Dealing with stress at school

There are many circumstances that lead to stress, which can seem overwhelming, but here are some practical approaches to dealing with stress at school:

  • Do NOT suffer alone! Talk to someone
  • Set your own expectations
  • Please do not ignore stress for too long
  • Choose your battles and your stress
  • Don’t forget to breathe… and sleep
  • Stress is also physical… find an outlet

Stress is defined as:  “a state of mental or emotional strain or tension resulting from adverse or demanding circumstances”. Those circumstances can include serious illness, grief,  not feeling safe, but also workload, exams, and, crucially for students, expectations from parents and teachers.

It is important to realize that stress is YOUR reaction to those circumstances, and not the circumstances themselves, no matter how serious they are. Reactions to the same circumstance are different for each person.

And mild stress has its uses. It will spur us into action, and get things done. However, stress over a long period or excessive level will damage your well-being.

From my research, here are some thoughts on dealing with stress at school:

Don’t suffer alone

If you are dealing with stress, don’t try to struggle through if you find yourself becoming overwhelmed, talk to your parents, teachers, or counselor. Some websites advise to find someone you can talk to regularly. Let someone else take some of the load.

I included a list of helplines on my website in case you have no one to talk to close to you.

Don’t ignore stress for too long

Identify what is making you stressed, and beware of it. With awareness comes (a degree of) choice about both your action and your stress. If there are several things, make a checklist and sort in order of priority.

… just enjoy the view …

Choose your Battles

As the famous saying goes: “Give me the courage to change the things I must change, give me the serenity to accept the things I cannot change, and give me the wisdom to tell the difference” (Or as the snowman sings in Frozen, “Let it go…”.)

And, just as you can let go of things you can’t change, you can remove yourself from certain stressful situations. Do your friends always seem to be embroiled in drama?

Adopt this as your new mantra: “Not my circus, not my monkeys”.

Managing expectations

Expectations, be it from parents, school or friends, can be an important factor causing stress. Living to high expectations of others can create serious stress, The good news about expectations is that they can be adjusted.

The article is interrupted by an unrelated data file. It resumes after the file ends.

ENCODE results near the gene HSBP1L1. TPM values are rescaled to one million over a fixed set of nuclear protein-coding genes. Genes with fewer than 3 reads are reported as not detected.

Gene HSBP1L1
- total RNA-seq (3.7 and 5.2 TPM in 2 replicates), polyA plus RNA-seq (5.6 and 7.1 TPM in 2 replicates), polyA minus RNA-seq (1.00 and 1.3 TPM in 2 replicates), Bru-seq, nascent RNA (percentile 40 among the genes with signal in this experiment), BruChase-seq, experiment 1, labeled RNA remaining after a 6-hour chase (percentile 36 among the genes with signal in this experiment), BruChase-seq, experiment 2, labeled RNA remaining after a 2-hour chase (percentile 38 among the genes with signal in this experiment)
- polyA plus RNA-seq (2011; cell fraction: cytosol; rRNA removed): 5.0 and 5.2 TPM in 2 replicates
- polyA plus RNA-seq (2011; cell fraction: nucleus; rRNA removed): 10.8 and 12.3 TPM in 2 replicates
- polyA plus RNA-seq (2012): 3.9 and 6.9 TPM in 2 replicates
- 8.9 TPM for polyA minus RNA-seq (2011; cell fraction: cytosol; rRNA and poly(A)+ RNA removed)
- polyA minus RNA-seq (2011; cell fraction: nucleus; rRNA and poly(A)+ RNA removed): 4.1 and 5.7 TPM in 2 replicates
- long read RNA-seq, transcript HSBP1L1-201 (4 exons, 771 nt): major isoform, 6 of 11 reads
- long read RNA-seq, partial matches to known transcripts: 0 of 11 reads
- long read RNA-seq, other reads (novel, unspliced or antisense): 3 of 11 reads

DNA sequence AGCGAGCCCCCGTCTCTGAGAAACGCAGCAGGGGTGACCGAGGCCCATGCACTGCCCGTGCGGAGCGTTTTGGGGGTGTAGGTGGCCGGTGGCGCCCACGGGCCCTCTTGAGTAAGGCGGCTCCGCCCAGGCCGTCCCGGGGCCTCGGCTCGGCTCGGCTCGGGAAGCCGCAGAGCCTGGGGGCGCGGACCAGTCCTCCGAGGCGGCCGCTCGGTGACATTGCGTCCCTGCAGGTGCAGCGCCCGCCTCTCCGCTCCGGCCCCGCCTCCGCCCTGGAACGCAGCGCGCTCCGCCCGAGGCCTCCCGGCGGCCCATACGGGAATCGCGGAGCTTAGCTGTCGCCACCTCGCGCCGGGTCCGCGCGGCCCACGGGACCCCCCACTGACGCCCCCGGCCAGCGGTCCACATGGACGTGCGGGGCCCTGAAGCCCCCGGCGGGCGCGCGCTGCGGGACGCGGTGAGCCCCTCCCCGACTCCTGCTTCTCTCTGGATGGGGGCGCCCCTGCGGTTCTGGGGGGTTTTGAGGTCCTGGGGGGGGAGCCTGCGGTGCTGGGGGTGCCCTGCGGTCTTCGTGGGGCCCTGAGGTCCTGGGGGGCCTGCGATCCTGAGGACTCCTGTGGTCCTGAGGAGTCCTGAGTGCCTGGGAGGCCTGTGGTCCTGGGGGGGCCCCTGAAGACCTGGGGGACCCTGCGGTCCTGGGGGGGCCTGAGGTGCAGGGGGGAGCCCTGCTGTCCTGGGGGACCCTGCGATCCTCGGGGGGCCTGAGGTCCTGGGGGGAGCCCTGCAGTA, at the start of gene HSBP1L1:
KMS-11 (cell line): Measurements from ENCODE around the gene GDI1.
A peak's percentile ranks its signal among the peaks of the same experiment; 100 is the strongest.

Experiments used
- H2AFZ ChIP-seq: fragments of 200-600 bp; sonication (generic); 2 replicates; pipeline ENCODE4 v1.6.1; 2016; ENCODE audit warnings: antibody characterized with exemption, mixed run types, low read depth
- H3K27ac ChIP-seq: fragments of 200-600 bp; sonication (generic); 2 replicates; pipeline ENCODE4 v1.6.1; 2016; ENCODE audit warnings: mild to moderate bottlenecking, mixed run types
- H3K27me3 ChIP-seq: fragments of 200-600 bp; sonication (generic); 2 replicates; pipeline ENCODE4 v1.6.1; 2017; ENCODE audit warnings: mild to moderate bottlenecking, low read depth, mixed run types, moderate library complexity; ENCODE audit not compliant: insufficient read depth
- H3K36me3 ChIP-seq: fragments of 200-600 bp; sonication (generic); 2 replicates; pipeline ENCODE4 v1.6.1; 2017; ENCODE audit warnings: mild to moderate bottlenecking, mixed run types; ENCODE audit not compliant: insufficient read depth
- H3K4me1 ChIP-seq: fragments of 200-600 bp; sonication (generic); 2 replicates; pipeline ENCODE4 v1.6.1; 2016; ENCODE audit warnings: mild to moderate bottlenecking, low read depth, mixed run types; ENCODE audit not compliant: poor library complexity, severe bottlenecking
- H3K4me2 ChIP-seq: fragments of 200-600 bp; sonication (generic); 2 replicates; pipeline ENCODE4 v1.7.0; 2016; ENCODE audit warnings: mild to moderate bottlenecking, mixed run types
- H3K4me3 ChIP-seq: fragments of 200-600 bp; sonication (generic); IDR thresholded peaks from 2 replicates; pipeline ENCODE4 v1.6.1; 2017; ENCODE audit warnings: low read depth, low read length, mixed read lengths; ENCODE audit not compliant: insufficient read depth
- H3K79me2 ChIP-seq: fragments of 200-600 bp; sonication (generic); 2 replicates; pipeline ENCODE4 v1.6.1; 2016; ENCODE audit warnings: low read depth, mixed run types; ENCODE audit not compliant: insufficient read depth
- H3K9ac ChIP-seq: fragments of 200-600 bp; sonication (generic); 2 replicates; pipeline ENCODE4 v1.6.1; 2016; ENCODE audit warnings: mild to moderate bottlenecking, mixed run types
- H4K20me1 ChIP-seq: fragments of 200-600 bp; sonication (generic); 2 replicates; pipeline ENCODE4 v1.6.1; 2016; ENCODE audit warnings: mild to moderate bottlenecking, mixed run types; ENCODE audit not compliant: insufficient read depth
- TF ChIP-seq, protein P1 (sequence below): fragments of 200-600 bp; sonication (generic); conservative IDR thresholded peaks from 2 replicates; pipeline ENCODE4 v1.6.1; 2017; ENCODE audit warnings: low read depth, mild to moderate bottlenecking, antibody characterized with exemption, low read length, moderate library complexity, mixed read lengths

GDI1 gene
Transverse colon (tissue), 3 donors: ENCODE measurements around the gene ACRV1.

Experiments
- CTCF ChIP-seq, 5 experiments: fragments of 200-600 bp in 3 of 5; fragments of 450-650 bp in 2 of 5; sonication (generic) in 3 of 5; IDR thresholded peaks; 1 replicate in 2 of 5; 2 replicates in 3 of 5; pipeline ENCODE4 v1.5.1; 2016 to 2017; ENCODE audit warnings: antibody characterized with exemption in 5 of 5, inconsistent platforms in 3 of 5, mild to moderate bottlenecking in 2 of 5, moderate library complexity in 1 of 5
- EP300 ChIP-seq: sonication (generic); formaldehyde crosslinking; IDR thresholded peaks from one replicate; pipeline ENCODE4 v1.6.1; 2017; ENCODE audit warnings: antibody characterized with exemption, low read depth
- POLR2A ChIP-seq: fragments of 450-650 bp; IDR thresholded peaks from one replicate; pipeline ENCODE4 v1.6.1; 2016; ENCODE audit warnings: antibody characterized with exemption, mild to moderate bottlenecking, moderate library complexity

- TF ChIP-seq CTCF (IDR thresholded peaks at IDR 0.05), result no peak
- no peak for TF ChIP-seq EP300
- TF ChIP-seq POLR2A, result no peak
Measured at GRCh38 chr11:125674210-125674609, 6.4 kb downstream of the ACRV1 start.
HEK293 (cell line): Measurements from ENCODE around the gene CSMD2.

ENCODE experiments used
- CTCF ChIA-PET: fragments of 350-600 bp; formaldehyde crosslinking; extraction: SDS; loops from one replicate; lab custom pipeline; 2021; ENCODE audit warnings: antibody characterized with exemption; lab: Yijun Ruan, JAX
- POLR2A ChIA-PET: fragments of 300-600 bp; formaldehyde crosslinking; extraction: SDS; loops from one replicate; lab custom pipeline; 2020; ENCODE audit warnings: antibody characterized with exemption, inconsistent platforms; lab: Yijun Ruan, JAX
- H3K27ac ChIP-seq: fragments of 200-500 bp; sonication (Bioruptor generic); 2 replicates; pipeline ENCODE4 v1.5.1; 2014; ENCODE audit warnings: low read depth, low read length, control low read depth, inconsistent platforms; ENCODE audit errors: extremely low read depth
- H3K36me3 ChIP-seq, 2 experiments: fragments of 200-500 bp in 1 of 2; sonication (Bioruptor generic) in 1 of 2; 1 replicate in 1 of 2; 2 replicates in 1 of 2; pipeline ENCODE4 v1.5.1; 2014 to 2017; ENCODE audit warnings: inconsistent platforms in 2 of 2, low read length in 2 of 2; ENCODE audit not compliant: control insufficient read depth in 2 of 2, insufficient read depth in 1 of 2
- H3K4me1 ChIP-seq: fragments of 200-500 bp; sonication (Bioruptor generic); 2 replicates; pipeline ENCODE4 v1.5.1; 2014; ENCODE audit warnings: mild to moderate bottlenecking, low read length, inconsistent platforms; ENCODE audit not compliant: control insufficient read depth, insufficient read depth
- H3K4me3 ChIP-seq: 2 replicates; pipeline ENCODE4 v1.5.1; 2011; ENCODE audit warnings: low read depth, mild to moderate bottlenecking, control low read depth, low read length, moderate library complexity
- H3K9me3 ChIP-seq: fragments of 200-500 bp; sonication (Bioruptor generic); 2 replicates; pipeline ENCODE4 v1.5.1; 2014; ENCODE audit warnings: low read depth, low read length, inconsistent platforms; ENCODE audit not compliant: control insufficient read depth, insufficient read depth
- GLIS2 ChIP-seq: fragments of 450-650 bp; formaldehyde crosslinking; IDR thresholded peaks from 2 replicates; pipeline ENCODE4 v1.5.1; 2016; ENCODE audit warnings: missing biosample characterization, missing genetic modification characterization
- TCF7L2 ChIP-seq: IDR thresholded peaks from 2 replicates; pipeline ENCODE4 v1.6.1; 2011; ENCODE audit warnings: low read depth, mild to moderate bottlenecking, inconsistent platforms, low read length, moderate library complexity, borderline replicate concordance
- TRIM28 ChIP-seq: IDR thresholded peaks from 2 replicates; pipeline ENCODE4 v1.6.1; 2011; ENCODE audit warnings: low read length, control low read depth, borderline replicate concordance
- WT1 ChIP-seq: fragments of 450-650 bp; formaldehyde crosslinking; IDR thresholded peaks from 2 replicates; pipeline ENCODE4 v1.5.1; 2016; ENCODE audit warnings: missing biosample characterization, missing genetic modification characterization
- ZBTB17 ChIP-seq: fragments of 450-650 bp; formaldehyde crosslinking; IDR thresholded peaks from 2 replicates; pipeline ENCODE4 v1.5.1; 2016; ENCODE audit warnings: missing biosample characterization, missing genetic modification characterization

You are the captain. Set your OWN realistic expectations that leave room for over-achievement. You will be surprised how the same situation can look entirely different, and the buzz you can get from it.

Find an Outlet

Dealing with stress has a physical element and will build up in your body or mind. But it can be channeled into something. If sport is your thing use that. Not into sport? Not a problem – be creative: write stories or poetry, paint, sculpt – express your stress in something creative.

Breathe

Stress can result in poor breathing. But did you know good breathing results in lower stress? So learn how to deep breathe. When you find things getting on top of you, take yourself off to a quiet place, and practice deep, slow breathing for a while. 30 slow breaths will already help, but 20 calm minutes are ideal.

And so to bed

It can’t be ‘stressed’ enough that sleep is vital to your mental well-being.  A tired mind is more stressed. Also, before you go to sleep, it can help to write all your problems down on a piece of paper and leave that note (and therefore your problems) in another room.

The key is to remember not suffer alone when dealing with stress at school. There are people who can help you.

Do you have any tips on dealing with stress at school? If so, we’d love to hear them so drop us a line.

Further Reading:

https://www.healthychildren.org/English/healthy-living/emotional-wellness/Building-Resilience/Pages/For-Teens-Creating-Your-Personal-Stress-Management-Plan.aspx

http://metro.co.uk/2016/09/16/this-teachers-list-of-101-ways-to-cope-with-stress-is-inspiring-more-than-his-students-6131275/

http://www.apa.org/helpcenter/stress-teens.aspx